Opportunities to help businesses which are small across the UK overcome obstacles to transatlantic trade and development have been reported in a new report produced by leading US UK trade association BritishAmerican Business (BAB).
BAB, inside partnership using the Department for International Trade, hosted four virtual roundtables taking together leaders from more than 60 small and medium enterprises (SMEs) across London as well as the South of England, the Midlands, the North of England and Scotland, to hear the success stories of theirs and help tackle the challenges they face.
The ensuing article, entitled’ Making a Difference’, today uncovers 3 priority areas where the government is able to work with SMEs to encourage better transatlantic trade as well as investment as part of its ongoing work to help SMEs across the UK:
Lower hurdles to trade and buy by aligning standards and regulations.
Resolve trade disputes and allow easier business travel across the Atlantic.
Boost on-the-ground, useful assistance to businesses, like sourcing trusted suppliers or navigating complex tax demands.
Making up ninety nine % of all organizations in the UK, producing £2.2 trillion of income and employing 16.6 million individuals, SMEs are actually the backbone of the UK economy. As the article shows, however, they’re often hit probably the hardest by red colored tape and high operating expenses.
For instance, Stoke-on-Trent-based ceramics company Steelite International currently faces 25.5 % tariffs on its US exports, in spite of facing little domestic competition within the US. TradingHub, a details analytics firm of London, revealed completing tax registration was constantly complex, time-consuming and expensive, particularly when operating in more than one US state.
The UK government is focused on creating more opportunities for SMEs to exchange with partners throughout the world as it moves ahead with its impartial trade policy agenda, and negotiations are currently underway along with the US, Australia and New Zealand. Along with constant trade negotiations, DIT has a program of support ready to help SMEs use the advice they need:
A network of around 300 International Trade Advisors supports UK businesses to export and expand the business of theirs internationally.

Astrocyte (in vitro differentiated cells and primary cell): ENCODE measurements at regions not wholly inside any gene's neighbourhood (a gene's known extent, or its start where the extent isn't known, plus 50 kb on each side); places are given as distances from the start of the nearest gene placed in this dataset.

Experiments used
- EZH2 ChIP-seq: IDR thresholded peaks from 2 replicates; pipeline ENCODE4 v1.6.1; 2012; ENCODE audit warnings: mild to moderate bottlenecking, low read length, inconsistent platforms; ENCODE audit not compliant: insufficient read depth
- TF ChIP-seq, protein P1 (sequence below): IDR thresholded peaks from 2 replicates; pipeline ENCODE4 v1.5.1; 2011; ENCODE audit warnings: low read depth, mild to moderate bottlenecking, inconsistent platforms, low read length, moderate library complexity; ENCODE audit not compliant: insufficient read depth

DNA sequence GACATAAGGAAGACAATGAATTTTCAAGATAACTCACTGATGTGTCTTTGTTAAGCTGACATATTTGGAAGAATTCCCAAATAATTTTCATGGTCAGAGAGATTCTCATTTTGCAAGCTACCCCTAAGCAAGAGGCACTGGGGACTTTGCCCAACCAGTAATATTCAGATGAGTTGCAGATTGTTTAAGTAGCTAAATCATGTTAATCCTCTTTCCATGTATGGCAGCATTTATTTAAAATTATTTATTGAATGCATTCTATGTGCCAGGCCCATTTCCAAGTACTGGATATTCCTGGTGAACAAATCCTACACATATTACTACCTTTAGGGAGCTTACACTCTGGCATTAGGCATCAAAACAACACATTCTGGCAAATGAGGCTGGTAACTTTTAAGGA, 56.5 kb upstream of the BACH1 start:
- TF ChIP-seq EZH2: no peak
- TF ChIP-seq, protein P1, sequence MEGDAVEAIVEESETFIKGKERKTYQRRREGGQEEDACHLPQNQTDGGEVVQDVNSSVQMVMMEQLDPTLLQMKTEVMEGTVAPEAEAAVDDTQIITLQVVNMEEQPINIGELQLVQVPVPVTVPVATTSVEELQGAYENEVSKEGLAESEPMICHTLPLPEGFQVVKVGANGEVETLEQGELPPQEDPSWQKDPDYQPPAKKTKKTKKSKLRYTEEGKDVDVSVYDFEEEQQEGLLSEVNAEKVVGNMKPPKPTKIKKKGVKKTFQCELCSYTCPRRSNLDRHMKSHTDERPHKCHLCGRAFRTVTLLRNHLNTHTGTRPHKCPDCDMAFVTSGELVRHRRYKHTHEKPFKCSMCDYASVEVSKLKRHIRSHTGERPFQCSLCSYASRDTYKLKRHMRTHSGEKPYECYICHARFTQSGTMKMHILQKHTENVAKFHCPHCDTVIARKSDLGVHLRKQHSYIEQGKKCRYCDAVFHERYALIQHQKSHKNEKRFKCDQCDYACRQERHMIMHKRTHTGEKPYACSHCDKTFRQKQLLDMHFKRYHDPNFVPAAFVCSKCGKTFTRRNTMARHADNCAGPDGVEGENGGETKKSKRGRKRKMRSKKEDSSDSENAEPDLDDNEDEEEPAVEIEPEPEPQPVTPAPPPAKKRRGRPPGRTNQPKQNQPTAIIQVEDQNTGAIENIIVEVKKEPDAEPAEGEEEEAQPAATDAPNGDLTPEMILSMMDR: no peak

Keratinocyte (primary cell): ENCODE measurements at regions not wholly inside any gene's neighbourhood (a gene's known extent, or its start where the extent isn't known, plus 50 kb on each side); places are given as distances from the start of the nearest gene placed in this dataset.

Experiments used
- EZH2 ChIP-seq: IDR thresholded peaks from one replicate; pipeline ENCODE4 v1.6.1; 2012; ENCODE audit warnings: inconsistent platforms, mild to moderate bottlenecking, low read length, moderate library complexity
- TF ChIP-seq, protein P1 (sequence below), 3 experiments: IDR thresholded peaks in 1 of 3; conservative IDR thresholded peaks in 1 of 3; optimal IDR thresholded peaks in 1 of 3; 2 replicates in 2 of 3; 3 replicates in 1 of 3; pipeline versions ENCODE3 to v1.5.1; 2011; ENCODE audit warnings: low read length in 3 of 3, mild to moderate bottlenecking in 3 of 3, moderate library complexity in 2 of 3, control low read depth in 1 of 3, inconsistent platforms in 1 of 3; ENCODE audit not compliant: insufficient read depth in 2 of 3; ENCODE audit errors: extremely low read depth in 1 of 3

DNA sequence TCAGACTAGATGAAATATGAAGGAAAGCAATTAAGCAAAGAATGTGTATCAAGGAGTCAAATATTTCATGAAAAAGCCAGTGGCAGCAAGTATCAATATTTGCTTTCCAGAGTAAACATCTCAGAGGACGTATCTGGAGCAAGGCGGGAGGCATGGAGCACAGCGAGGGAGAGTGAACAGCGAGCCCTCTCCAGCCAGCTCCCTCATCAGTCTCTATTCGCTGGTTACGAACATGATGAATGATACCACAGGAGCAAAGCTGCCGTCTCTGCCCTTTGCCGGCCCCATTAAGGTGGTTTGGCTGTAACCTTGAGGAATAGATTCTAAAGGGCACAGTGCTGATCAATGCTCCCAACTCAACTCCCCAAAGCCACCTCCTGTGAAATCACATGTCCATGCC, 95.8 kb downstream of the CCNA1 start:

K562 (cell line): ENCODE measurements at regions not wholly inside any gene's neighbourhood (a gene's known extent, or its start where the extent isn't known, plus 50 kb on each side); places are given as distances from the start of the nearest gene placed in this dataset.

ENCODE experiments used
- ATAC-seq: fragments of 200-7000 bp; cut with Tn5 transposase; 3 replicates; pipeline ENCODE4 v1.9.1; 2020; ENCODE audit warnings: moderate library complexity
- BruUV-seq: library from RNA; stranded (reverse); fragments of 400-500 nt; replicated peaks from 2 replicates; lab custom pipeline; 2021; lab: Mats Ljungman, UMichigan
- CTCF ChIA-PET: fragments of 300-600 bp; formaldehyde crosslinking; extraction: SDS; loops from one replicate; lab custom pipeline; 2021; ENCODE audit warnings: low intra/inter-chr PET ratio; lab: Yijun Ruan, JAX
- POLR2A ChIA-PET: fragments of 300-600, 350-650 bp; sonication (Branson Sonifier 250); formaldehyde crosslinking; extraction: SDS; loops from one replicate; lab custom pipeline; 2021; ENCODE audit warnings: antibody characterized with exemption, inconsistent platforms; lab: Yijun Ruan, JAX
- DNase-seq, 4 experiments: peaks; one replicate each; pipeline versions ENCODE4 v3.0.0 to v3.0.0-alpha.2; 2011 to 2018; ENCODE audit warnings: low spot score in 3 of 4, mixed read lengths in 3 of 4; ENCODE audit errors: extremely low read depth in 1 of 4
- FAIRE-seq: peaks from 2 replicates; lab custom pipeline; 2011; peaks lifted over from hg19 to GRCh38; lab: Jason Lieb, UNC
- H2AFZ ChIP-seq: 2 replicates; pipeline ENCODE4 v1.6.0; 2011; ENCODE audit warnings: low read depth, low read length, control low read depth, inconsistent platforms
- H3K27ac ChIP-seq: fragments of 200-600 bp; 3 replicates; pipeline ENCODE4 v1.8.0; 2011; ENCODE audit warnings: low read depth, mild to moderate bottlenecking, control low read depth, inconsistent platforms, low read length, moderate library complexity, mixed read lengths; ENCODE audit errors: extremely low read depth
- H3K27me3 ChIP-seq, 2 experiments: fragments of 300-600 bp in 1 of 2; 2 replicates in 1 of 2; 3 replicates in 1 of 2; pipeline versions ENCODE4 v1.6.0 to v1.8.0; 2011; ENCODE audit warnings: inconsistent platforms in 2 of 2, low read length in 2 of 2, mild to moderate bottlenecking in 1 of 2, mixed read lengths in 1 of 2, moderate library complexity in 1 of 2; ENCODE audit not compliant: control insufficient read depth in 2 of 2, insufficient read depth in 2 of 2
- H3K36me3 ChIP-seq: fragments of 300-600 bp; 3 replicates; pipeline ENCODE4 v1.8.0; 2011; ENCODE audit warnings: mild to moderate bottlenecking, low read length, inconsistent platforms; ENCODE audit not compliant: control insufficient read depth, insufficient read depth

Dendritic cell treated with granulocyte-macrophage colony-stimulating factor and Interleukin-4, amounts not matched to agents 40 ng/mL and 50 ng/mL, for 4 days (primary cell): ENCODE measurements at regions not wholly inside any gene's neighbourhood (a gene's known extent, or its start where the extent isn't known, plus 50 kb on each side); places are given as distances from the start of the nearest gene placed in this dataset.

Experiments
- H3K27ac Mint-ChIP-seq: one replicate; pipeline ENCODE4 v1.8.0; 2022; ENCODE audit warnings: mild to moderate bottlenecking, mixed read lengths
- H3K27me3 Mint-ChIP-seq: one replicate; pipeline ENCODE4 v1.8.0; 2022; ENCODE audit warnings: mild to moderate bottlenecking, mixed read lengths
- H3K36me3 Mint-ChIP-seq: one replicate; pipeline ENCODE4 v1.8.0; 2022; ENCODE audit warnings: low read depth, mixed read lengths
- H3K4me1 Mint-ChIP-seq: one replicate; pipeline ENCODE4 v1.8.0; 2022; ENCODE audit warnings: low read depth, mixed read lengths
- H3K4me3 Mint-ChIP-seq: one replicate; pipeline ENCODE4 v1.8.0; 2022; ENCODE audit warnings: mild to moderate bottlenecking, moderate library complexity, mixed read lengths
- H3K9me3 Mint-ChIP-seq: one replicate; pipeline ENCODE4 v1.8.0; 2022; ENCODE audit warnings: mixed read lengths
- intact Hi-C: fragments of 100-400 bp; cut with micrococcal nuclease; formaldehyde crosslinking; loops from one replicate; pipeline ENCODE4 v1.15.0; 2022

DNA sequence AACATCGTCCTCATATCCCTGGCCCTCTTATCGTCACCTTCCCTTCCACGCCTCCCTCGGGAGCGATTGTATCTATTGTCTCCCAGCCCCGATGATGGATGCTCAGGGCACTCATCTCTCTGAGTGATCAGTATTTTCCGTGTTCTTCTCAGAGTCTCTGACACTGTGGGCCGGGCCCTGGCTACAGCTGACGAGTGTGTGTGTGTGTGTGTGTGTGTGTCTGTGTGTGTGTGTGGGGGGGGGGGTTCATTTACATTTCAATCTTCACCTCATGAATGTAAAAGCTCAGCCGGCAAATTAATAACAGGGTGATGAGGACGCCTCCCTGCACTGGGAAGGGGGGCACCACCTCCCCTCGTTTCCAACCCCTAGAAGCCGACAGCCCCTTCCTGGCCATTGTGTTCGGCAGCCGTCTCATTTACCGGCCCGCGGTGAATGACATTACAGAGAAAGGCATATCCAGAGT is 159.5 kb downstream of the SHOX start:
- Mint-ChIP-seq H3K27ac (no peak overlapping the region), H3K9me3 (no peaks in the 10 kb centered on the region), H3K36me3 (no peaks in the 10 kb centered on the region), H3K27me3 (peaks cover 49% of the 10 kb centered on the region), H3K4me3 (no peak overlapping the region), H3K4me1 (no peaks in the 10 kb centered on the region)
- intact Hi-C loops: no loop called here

With regard to December 2020 DIT set up a £38m Internationalisation Fund for SMEs found England to assist 7,600 businesses grow their overseas trading.
UK Export Finance also has a network throughout the UK that supply qualified help on trade and export finance, especially SMEs.
Negotiations on a trade package with the US are actually recurring, and both sides have finally reached broad agreement on a small and medium-sized enterprise (SME) chapter. A UK-US SME chapter will provide additional support by improving transparency and making it easier for SMEs to exchange, for instance by establishing brand new measures on info sharing.
SMEs can also benefit from measures across the majority of an UK US FTA, on customs as well as change facilitation, company mobility, and digital trade, for example, and we’re now focusing on SME-friendly provisions throughout the agreement.
Minister of State for Trade Policy Greg Hands said: businesses which are Small are actually at the center of the government’s change agenda as it moves ahead as an unbiased trading nation. We’ve already made good progress on an UK US change deal, – the committed SME chapter is going to make it easier for them to sell off items to the US and produce the best value of transatlantic opportunities.
From Stoke-on-Trent Ceramics, through planet leading health-related treatment engineering from Huddersfield, to Isle of Wight lifejackets – we’re devoted to a deal that operates for UK producers and customers, and ensuring it truly does work to the benefit of SMEs long time into the future.
Right after a tough 2020 I wish to thank the SMEs who took part in this research and gave us this kind of invaluable insight into how we are able to use our impartial trade policy to ensure we build again better as a result of the economic result of Coronavirus.
BritishAmerican Business Chief Executive Duncan Edwards said:
BAB is actually proud to be working closely doing partnership with Minister Hands and the colleagues of ours on the Department for International Trade to give this roadshow and also the Making a Difference report. The feedback we received from businesses which are small across the UK on what they would love to see from a future UK U.S. Free Trade Agreement echoes the opportunities the transatlantic economic corridor offers, as well as the deep rooted strength of UK US relations.
BritishAmerican Business Project Lead Emanuel Adam said: This initiative belongs to a continuation of yearlong work made by BAB and policy makers to put the needs and interests of developing organizations at the heart of trade policy. The report not simply showcases how government is able to put this into motion; it also mirrors that the UK Government has currently followed the’ triangle of activity and support’ that the article suggests. We congratulate the UK Government in its approach and expect doing our part so that more businesses can turn their transatlantic ambitions into reality.